Saturday, September 27, 2014


Photo taken on the morning of September 27, 2014 at 8:00 AM

 I like "if" statements. An "if" statement is always followed by a "then" statement. If the requirements of the "if" statement are satisfied, then there will be an expected result or outcome.

If I agree to do something, I understand that a then statement will follow. There will be a result or consequence to my action.  For example, if you scratch my back, I will then scratch yours.  If you keep my commandments, you will then be blessed.  Depending on the "if" statement,  the "then" statement could be either positive or negative. 

"If and then" statements are commonly used in computer programming.  When an "if" statement is used in code, and all the mandatory requirements are true, the code will proceed to the "then" statement. This is common across many programming languages. 

We also see "if and then" statements in scripture. A very important "if and then" statement is found in II Nephi 31:13. Here is the verse in bullet points.
IF ye shall:
  • follow the Son with full purpose of heart,
  • acting no hypocrisy and no deception before God,
  • follow the Son with real intent,
  • repenting of your sins,
  • witnessing unto the Father that ye are willing to take upon you the name of Christ,
  • following your Lord and your Savior down into the water by baptism.

THEN shall ye receive the Holy Ghost;
  • yea, then cometh the baptism of fire and of the Holy Ghost;
  • and then can ye speak with the tongue of angels,
  • and shout praises unto the Holy One of Israel.
Sidenote: There is an "if and then" warning however in the next verse:
  • ye have repented of your sins,
  • witnessed unto the Father that ye are willing to keep my commandments,
  • baptized of water,
  • received the baptism of fire and of the Holy Ghost,
  • and can speak with a new tongue, yea, even with the tongue of angels,
  • and after this should deny me,
 it would have been better for you that ye had not known me.

The above "if and then" statement is basically the doctrine of Christ. We read in II Nephi 32: 5-6.

For behold, again I say unto you that if ye will enter in by the way, and receive the Holy Ghost, it will show unto you all things what ye should do. Behold, this is the doctrine of Christ, and there will be no more doctrine given until after he shall manifest himself unto you in the flesh. And when he shall manifest himself unto you in the flesh, the things which he shall say unto you shall ye observe to do.


R. said...



Bryce Stevenson said...

I love this! Thanks

What is that a picture of?

Unknown said...
This comment has been removed by the author.
Follower of no man said...

Doctrine is man's interpretation of what they feel is from God. Man is not to be trusted in matter's dealing with what God said. Too many factors in how they can misunderstand the message. I wouldn't trust in writings of men, like the words you quoted above. Scriptures are men's word's. Christ/God did not write them, just because someone claims that Christ/God said them does not mean they are accurate in their record. You put too much hope and trust in men. Trust only direct experience with God. Beyond direct dealings with God you do not need to follow men or their words in a book that people declared as scripture.

Inspire said...

Your if/then model is what we use in our current world, but I don't believe it is how Heaven operates. Let me explain:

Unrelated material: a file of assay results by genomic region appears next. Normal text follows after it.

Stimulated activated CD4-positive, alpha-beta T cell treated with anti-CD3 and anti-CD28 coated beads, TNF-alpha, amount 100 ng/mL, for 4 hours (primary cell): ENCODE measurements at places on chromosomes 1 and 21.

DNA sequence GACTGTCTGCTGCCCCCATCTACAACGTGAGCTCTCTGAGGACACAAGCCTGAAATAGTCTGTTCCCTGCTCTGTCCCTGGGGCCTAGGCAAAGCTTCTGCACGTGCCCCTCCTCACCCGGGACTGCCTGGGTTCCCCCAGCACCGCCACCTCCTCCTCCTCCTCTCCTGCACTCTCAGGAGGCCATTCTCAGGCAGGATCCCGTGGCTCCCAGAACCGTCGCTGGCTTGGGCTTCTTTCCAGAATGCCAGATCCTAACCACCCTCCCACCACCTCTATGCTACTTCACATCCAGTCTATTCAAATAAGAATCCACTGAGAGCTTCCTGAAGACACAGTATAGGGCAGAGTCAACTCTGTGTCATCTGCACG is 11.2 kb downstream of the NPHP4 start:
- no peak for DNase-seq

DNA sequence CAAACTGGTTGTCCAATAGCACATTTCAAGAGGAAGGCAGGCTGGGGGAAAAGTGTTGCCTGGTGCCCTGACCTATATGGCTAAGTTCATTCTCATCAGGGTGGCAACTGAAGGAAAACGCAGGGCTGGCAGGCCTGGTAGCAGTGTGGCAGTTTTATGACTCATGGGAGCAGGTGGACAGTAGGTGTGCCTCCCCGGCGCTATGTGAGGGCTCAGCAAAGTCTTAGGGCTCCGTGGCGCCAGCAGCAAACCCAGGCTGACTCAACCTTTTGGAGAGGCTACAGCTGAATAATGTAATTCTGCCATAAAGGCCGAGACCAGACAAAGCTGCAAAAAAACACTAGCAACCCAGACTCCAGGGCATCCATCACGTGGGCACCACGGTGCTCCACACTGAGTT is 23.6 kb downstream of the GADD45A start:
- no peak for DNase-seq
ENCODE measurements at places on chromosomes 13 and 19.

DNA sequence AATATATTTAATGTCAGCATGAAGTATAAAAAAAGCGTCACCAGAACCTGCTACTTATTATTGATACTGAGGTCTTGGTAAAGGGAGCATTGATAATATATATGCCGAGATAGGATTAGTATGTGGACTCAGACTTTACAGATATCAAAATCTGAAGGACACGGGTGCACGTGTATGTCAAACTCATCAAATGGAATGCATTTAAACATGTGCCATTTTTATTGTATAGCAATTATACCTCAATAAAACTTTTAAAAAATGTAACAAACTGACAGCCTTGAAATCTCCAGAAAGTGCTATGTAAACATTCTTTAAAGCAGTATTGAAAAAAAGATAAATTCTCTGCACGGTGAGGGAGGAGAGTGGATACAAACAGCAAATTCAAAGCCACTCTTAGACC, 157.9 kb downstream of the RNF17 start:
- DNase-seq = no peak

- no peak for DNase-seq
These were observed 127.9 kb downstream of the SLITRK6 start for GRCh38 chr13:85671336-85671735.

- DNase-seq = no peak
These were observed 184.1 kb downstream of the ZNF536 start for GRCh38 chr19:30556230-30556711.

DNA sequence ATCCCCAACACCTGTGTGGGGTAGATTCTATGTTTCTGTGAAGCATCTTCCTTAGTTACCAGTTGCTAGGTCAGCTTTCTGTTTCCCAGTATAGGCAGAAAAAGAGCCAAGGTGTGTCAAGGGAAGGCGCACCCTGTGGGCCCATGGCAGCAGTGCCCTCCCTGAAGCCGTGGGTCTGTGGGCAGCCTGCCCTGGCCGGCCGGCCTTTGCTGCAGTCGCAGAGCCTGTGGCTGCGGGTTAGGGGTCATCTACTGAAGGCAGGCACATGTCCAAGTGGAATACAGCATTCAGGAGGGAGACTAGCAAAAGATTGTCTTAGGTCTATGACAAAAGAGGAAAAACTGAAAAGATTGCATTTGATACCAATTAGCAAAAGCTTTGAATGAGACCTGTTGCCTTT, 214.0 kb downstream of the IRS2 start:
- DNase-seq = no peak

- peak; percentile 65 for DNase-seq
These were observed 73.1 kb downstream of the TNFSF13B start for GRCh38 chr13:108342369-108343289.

It was interesting to me the two examples you used: "For example, if you scratch my back, I will then scratch yours. If you keep my commandments, you will then be blessed." Both of these are forms of an economy. The "currency" is the service rendered (scratching a back or obedience) and the thing exchanged is the "payment" (having my back also scratched or receiving "blessings.") These things can be enumerated, tallied and used as a system of measurement. (You scratched my back for 15 minutes, so I must return the same amount).

What is implicit in this if/then model is an assumption of reward. The "motive" for "doing" the thing can then be questioned. "Why did you serve that person?" "Well, I was commanded to do so, and I wanted blessings." Is this a bad approach? No, I don't believe so. It helps us to see the joy that can come out of serving, or performing any other "if" action. But at some point we must move beyond it. Because by converting our "if" statements into a symbolic form of measurement (let's call them "merits,") then we are binding ourselves to that system (let's call it "justice.") We know that our merits will not "count" for anything in the end, because it is only on the merits of Christ that we are saved.

The "if/then model" can get us to baptism by water, but it must be abandoned after that, because the baptism of fire will change our hearts. We will have no desire to "sin" but will find it repulsive. Likewise, our actions will be based on the pure love of Christ, not an underlying hope of cashing in or being afraid of an "if." (By the way, an "if" can also be a punishment). We will be "anxiously engaged in a good cause" merely because it is our nature. Perhaps it will produce some evidence which will then qualify us to mingle with the angels and gods at some point, but IF we are doing it to "consume" it on our lusts (for a reward), THEN "the same is a slothful and not a wise servant; wherefore he receiveth no reward."

Anonymous said...

You are putting your trust in the arm of flesh.


I think I would probably choose the words like precepts, or philosophies of men (mingled with scripture) to refer to man's interpretation of what they feel is from God. We use the word 'doctrine' very loosely.. and much of what we call "doctrine" is really only mans interpretions and most likely false doctrine..


Lake Katherine